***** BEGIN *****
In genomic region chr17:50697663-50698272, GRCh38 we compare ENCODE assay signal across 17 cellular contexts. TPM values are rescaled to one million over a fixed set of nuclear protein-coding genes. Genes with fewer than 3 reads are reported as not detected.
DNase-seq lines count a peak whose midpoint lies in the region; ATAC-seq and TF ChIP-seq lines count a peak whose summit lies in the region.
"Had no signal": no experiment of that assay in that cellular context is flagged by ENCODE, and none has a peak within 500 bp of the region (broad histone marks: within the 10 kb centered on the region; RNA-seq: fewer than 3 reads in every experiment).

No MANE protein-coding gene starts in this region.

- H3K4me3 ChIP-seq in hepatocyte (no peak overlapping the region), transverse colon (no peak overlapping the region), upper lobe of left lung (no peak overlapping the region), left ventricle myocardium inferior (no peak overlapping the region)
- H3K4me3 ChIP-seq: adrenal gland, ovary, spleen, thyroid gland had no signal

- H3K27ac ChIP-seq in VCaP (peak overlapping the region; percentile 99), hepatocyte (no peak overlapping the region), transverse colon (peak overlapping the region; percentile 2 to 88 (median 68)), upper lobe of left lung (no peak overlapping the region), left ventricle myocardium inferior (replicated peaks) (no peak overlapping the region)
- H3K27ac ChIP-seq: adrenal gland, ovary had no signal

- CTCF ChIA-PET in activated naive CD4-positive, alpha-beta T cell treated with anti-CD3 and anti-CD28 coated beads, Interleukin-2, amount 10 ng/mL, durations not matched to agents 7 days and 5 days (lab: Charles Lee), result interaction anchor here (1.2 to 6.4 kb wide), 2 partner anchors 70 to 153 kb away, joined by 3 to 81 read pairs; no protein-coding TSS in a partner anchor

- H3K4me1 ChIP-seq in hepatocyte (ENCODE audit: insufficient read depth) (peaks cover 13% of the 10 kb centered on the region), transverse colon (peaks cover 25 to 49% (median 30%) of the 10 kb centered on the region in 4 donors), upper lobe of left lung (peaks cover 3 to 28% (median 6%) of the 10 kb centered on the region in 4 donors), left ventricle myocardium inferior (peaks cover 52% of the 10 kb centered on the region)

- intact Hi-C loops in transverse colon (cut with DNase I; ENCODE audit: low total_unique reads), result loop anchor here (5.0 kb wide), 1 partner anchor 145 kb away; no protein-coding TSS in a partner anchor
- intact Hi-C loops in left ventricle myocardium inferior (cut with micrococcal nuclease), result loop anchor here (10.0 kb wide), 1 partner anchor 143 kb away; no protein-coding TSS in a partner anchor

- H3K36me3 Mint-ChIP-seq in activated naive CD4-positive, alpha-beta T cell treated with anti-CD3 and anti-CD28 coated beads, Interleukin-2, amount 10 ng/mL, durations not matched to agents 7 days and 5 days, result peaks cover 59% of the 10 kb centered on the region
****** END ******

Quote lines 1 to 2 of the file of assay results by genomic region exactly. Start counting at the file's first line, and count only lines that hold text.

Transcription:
In genomic region chr17:50697663-50698272, GRCh38 we compare ENCODE assay signal across 17 cellular contexts. TPM values are rescaled to one million over a fixed set of nuclear protein-coding genes. Genes with fewer than 3 reads are reported as not detected.
DNase-seq lines count a peak whose midpoint lies in the region; ATAC-seq and TF ChIP-seq lines count a peak whose summit lies in the region.